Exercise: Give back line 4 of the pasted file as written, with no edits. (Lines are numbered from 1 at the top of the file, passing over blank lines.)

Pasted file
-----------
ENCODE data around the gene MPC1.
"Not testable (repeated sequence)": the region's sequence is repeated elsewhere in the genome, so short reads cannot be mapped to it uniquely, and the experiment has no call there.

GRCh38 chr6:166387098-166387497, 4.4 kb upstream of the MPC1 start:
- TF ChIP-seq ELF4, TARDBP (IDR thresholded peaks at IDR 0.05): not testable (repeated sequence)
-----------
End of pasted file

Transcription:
- TF ChIP-seq ELF4, TARDBP (IDR thresholded peaks at IDR 0.05): not testable (repeated sequence)